The big story as I return from some vacation time this evening is the dry and mild looking weather maps over the next 7+ days. Hard to find much of any rainfall as we head towards the end of October. Yet this is the time of year that rainfall really starts to pickup. The last week of October and 1st week of November generally sees a tremendous increase in rainfall most years as we plunge quickly in the rainy season. November is only slightly drier than December, making it the 2nd wettest month of the year here in Portland. But basically November, December, and January are the 3 "big" months for rainfall. By February the heavy rains of late Fall through early winter are fading a bit, interspersed with a few dry spells, making it somewhat drier than the other 3 months.
Not this year though…some sort of upper level ridging should sit near the West Coast over the next week or so. This will add to the very nice (boring for the wx geeks) Fall we've had so far. I didn't do too much last week on my time off, but there was plenty of sunshine for hikes yard/garden work. Couldn't ask for much more in mid October!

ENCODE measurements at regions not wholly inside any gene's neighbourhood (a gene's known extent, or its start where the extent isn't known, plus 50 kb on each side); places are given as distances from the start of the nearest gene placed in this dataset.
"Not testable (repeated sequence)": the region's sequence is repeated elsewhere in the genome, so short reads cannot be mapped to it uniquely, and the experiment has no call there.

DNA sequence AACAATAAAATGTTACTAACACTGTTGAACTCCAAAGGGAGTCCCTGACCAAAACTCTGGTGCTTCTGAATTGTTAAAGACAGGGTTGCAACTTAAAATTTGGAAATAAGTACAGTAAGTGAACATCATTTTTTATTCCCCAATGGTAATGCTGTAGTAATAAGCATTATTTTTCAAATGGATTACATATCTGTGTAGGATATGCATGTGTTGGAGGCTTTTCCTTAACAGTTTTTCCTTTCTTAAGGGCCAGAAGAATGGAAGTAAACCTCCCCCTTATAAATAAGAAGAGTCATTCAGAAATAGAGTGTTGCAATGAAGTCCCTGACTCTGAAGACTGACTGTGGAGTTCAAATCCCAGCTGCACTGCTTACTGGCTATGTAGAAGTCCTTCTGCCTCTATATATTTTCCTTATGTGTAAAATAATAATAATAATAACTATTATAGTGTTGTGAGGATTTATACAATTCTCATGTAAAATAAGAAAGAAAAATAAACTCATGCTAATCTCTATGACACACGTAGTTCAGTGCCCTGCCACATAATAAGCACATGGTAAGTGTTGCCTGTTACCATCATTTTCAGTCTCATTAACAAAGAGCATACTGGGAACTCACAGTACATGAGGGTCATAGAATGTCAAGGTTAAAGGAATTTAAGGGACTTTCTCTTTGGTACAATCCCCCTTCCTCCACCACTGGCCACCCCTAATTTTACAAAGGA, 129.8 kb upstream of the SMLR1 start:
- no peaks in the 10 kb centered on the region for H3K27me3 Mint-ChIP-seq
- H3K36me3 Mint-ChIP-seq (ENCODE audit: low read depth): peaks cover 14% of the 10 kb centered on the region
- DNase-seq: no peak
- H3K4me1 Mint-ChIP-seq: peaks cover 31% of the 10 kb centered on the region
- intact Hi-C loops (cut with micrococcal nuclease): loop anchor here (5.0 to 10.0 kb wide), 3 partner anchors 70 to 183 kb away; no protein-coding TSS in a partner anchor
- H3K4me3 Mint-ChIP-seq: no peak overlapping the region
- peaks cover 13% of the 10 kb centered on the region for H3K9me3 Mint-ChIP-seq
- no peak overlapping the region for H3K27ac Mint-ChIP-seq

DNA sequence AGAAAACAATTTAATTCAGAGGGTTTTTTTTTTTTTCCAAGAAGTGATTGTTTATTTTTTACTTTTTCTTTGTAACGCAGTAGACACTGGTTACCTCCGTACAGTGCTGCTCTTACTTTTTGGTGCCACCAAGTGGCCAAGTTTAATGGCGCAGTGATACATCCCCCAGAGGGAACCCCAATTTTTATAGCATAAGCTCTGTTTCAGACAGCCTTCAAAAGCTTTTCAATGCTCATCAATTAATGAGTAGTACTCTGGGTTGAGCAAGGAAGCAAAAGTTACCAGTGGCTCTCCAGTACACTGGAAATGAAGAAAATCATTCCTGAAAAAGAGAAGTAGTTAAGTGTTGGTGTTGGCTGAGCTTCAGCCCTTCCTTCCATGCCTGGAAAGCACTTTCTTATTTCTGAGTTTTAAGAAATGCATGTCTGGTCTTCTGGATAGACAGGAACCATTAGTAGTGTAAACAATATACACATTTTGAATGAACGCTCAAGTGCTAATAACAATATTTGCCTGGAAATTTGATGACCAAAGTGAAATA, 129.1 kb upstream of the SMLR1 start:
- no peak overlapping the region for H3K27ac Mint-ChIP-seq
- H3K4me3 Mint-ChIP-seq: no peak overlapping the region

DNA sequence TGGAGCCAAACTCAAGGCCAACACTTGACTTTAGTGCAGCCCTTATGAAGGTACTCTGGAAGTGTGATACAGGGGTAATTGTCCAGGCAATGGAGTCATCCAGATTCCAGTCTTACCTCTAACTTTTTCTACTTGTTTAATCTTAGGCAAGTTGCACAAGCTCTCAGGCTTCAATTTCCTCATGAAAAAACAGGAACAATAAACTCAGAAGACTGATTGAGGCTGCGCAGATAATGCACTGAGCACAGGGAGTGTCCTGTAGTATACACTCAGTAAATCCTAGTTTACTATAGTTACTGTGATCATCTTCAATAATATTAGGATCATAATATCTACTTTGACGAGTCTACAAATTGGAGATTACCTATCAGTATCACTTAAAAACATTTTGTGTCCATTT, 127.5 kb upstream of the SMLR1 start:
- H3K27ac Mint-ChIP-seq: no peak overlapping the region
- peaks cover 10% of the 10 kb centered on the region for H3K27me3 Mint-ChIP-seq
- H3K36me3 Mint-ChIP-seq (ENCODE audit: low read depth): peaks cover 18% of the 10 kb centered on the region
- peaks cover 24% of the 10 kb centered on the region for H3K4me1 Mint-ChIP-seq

Surface high pressure develops overhead tonight and tomorrow, then shifts east of the Cascades quickly late tomorrow afternoon. The easterly gradient across the Cascades (and through the Gorge) builds up dramatically by late evening. We're into that time of year where an easterly wind can begin anytime of the day, not just in the late night and early morning hours. So I think the wind will blow all night tomorrow night east of I-205 within a few miles of the Columbia River. WRF-GFS peaks out around 8 millibars by Wednesday morning PDX-DLS. That should give us the first 50-55 mph gusts of the season at the west end of the Gorge. That'll take a few more leaves off the trees out there. You'll gain a few leaves in you live in Beaverton! Mark Nelsen